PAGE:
Pittsburgh, PA (PRWEB) December 22, 2011 -- Celsense, Inc., announced today that it has received a Notice of Allowance for US Patent Application 10/586,015 with claims covering its MRI cell tracking product, Cell Sense.
Cell Sense is a perfluorocarbon tracer agent used to label cells ex vivo, making them detectable in vivo after transplantation using magnetic resonance imaging (“MRI”). Invented by Eric Ahrens at Carnegie Mellon University, Cell Sense can be used to non-invasively image the administration, migration, and persistence of cells transplanted for therapeutic or diagnostic purposes using MRI. The use of Cell Sense was first reported in the journal Nature Biotechnology in 2005.
Cell Sense is currently available for use in preclinical research and human clinical trials. The first clinical use of Cell Sense is in combination with an autologous dendritic cell vaccine used to treat colorectal cancer; the trial was authorized by the US FDA in May of 2011. It is contemplated that patient recruitment will commence in early 2012.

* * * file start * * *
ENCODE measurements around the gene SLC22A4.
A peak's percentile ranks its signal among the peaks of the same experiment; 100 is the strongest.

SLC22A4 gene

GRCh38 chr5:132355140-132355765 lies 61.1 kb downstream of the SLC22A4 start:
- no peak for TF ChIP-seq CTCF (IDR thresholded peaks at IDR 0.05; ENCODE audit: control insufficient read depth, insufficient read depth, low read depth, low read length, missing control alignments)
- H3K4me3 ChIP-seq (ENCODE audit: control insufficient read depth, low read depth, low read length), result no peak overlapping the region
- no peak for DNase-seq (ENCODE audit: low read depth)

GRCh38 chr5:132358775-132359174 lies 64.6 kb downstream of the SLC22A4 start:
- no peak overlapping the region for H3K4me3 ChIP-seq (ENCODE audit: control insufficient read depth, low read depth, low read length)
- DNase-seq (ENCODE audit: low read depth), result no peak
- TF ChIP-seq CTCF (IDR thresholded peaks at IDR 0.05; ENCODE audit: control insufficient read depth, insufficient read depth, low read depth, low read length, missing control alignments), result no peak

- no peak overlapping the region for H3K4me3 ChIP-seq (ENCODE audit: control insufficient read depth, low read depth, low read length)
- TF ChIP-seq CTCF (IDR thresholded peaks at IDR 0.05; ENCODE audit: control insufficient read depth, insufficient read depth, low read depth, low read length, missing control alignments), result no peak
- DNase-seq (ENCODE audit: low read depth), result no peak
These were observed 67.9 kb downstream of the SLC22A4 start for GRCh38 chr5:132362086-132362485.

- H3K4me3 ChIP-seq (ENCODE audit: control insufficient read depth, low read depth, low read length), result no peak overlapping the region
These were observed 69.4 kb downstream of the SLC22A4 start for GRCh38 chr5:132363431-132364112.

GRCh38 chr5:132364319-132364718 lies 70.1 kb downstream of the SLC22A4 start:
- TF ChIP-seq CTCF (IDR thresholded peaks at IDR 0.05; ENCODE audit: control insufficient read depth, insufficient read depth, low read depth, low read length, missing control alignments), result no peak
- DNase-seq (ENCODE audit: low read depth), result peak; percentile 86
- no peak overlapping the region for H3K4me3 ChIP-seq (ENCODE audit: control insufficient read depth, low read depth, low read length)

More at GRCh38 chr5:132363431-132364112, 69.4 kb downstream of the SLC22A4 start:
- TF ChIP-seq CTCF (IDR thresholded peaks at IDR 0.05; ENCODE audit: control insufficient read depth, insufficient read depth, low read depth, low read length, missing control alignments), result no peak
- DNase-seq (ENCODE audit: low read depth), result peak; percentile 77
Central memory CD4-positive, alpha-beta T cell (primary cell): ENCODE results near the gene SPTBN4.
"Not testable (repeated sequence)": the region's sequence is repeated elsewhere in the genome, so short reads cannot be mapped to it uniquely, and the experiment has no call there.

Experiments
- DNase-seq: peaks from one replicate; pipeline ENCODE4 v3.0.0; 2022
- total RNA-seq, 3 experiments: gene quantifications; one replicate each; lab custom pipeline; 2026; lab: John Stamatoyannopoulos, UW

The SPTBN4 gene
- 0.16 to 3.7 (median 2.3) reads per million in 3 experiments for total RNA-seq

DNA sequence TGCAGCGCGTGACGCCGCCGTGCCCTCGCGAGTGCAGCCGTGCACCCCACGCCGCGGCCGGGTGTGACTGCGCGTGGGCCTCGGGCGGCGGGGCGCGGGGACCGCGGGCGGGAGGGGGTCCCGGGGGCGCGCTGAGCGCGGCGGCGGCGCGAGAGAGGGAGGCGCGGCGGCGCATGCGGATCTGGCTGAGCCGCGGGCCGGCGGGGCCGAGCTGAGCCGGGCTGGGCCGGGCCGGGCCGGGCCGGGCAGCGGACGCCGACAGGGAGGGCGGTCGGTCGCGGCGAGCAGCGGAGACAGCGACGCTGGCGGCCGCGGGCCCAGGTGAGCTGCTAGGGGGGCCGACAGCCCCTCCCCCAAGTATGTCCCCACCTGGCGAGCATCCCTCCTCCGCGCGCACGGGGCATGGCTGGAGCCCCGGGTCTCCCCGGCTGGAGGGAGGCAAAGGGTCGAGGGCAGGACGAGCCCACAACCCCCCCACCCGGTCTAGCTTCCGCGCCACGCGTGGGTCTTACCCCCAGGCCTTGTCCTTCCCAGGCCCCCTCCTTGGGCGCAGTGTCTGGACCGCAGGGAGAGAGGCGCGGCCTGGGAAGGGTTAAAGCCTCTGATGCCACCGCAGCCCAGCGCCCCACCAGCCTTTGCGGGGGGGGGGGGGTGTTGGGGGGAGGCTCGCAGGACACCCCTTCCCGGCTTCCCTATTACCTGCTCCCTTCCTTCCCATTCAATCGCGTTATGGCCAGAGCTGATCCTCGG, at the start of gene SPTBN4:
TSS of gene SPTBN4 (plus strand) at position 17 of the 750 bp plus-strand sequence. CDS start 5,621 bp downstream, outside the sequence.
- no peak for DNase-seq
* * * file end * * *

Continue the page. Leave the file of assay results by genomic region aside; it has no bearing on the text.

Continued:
The patent, ‘Cellular labeling for nuclear magnetic resonance techniques,” includes a broad set of claims covering methods and compositions for the use of perfluorocarbon tracer agents to detect transplanted cells in MRI and nuclear magnetic resonance (NMR). Ropes and Gray LLP acted as counsel to Carnegie Mellon University and Celsense, Inc., in the prosecution of the patent.
"We are delighted to add this patent to our growing intellectual property portfolio and to extend our leadership position in cellular and molecular imaging tools," said Charlie O'Hanlon, President and CEO of Celsense.
About Celsense, Inc.
Celsense, Inc. develops and markets novel products that enable the non-invasive imaging of populations of cells using in vivo using MRI. Customers include leading pharmaceutical and biotechnology companies and medical research centers worldwide. Celsense’s mission is to be the standard for cellular imaging in human health.